When ‘no’ means mental illness

Samantha? Suffering from pervasive refusal syndrome? I couldn’t believe it. Pervasive refusal syndrome (PRS) means refusing to interact with the world, and Samantha had asked for psychiatric help to cope with her severe ME (myalgic encephalomyelitis). ‘If she is actively seeking help, she can hardly be refusing to interact,’ I said to her doctor. ‘Yes she can,’ he replied, ‘If she refuses to do what her psychiatrist recommends.’

Samantha is one of many children today in a no-win situation. Under the definition of this syndrome, by exercising her legal right to refuse treatment – even treatment that is unsuitable – she is considered mentally ill.

The consequences of disagreement between doctor, child and parents can be horrific. Samantha’s doctors had never encountered such a severe and long-lasting case of ME. They could not see how something often called ‘chronic fatigue syndrome’ could produce continual vomiting, even when being fed by tube. So this young girl ended up on the at-risk register.

Police and social workers swooped down on her home to take her back to hospital. It made no sense. She had stopped vomiting and was putting on weight. Then I read the advice to psychiatrists about this new psychiatric condition.

PRS is not an illness, but a collection of symptoms. Doctors are not encouraged to identify the cause, but to help recovery by forcing children back to normality.

The illness is supposedly most common in girls aged 9 to 14, and was first defined by Lask et al. (Arch Dis Child, 1991; 66: 866-9) as a ‘potentially life-threatening condition manifested by a profound and pervasive refusal to eat, drink, walk, talk or care for themselves in any way over a period of several months’. Confirmed or suspected sexual abuse and/or domestic violence may play a part. Treatment can involve tube-feeding to stop the child starving.

However, where severe physical illness shares the same symptoms, there is much potential for confusion and injustice. A child with severe ME can be physically unable to
speak, swallow, walk, move around or care for herself, and may find social contact too demanding, giving the impression of social withdrawal. Heart rhythm abnormalities, hypotension, failure to thrive or gastrointestinal abnormalities can result from malnutrition as well as from ME.

A child with ME may collapse, but so will a child who, as a psychiatrist sees it, resists efforts to make her perform. Physiotherapists assume that the muscles of such a child are capable of normal functioning once built up again, but abnormal lactic-acid levels and other physical abnormalities are common in ME-affected muscles. A misdiagnosis could therefore lead to more damage.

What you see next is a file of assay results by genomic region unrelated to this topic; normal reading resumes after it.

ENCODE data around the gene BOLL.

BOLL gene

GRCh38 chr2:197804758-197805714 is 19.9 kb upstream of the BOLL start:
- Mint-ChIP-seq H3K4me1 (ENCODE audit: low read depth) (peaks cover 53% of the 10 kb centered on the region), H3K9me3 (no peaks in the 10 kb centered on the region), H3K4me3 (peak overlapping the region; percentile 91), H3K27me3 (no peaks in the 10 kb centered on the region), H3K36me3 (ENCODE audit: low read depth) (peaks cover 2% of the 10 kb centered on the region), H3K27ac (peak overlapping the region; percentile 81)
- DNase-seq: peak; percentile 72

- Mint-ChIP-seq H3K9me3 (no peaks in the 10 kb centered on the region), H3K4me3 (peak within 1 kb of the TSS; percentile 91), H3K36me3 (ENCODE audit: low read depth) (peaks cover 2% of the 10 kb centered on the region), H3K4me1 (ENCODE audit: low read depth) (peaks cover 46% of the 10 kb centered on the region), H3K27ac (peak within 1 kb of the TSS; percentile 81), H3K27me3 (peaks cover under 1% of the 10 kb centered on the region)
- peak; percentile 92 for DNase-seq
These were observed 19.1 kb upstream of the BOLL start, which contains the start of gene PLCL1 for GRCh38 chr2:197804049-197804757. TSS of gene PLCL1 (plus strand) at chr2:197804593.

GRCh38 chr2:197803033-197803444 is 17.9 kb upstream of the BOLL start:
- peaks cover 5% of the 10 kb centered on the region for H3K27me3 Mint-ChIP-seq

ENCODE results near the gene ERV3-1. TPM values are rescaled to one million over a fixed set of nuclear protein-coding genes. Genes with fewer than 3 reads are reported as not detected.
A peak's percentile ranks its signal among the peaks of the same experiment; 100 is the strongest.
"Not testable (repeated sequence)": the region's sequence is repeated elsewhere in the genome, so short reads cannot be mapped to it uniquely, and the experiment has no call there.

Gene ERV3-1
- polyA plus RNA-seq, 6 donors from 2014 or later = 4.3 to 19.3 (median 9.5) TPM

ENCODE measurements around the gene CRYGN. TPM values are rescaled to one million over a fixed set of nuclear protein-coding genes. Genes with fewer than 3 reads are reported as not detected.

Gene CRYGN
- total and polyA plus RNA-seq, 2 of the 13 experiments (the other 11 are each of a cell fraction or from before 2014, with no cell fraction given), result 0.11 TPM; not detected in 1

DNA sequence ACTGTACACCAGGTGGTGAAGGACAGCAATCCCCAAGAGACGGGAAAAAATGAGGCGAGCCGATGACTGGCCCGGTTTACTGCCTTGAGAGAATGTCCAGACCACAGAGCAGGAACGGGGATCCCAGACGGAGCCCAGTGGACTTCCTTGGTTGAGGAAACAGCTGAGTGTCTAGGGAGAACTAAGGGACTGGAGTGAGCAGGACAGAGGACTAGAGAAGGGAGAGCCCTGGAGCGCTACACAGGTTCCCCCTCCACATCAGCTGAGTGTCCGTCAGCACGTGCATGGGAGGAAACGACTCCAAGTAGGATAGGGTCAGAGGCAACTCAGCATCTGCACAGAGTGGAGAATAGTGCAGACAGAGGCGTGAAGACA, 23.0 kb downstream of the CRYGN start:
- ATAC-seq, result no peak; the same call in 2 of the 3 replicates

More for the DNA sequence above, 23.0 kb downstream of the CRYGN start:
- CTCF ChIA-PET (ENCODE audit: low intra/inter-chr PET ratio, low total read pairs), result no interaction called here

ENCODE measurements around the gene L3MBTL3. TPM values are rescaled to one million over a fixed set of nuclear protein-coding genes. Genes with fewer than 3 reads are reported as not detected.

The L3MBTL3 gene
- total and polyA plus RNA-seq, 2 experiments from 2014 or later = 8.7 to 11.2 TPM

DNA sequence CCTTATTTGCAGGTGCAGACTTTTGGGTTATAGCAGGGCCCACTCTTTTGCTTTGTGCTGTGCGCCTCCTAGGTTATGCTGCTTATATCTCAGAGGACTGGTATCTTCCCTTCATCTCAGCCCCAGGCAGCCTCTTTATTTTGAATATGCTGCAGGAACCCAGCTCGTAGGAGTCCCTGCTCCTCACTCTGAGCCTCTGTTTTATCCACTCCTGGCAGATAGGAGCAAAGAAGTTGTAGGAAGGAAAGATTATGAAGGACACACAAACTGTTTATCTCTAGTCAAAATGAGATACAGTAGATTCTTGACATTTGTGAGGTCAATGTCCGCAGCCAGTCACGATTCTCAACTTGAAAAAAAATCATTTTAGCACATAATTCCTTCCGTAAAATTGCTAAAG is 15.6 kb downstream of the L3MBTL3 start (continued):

A diagnosis of PRS is not possible if organic illness can explain the symptoms. Where a previously normal child has a severe case of ME following a viral infection, it can reasonably be assumed that the illness is physical in origin. Even according to Lask et al., physical illnesses must be excluded before making the diagnosis of PRS.

But even then, there is a potential for error. As PRS is thought to reflect severe post-traumatic stress, any severe physical illness – such as severe ME, where a child may be unable to think clearly, recognise his parents or even breathe – may be a predisposing factor.

Clearly, a psychiatrically ill child who retreats from the world to the point of starvation desperately needs help. The team treating a child with supposed PRS is encouraged to stick together to avoid the family becoming too close to any one individual who may reinforce the family’s own views. But this could mean that a doctor or nurse who might come to understand that the child’s illness is physical will feel unable to develop this idea unless he is willing to go up against the majority view. How often have we heard of a tragedy resulting from a physician not making a stand against his peers?

Chillingly, the literature on PRS talks of ‘physical or chemical restraint’. The idea behind this is to protect the child and others from aggressive outbursts that might occur. Nevertheless, studies of PRS warn us that one of the main dangers of treatment in hospital is that the staff can become punitive towards the child. If your child were being punished for being ill, what would you do? Take her home? Think again.

In his report on PRS, Lask says: ‘If the child expresses a clear wish to return home and . . . the parents are able to accept and work on the fact that there is a psychological explanation for their child’s illness, then a gradual return to the family home is indicated.’

This sinister instruction allows for no possibility of a misdiagnosis. Another report on the management of PRS (Clin Child Psychol Psychiatry, 1998; 3: 229-49) states that removal of the child from therapy is a major problem and lists it as a ‘specific problem behaviour’ in the family. ‘This is often the result of a failure to fully accept the diagnosis plus the overprotective nature of the parents,’ say the authors.

So, if you dare to challenge the diagnosis, you are an overprotective, problem parent and you could lose your child. This is pure ‘witchhunt syndrome’. Admit you’re a witch and repent, and we’ll let you go; say you’re innocent and we’ll burn you. In the 21st century, we are telling people to deny that their children are physically ill just so they can get them out of hospital.

Jane Colby
Jane Colby is a medical educator and writer, and is currently also chief advisor to the Tymes Trust, a charity dedicated to The young ME sufferer (01245 263 482).

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Written by What Doctors Don't Tell You

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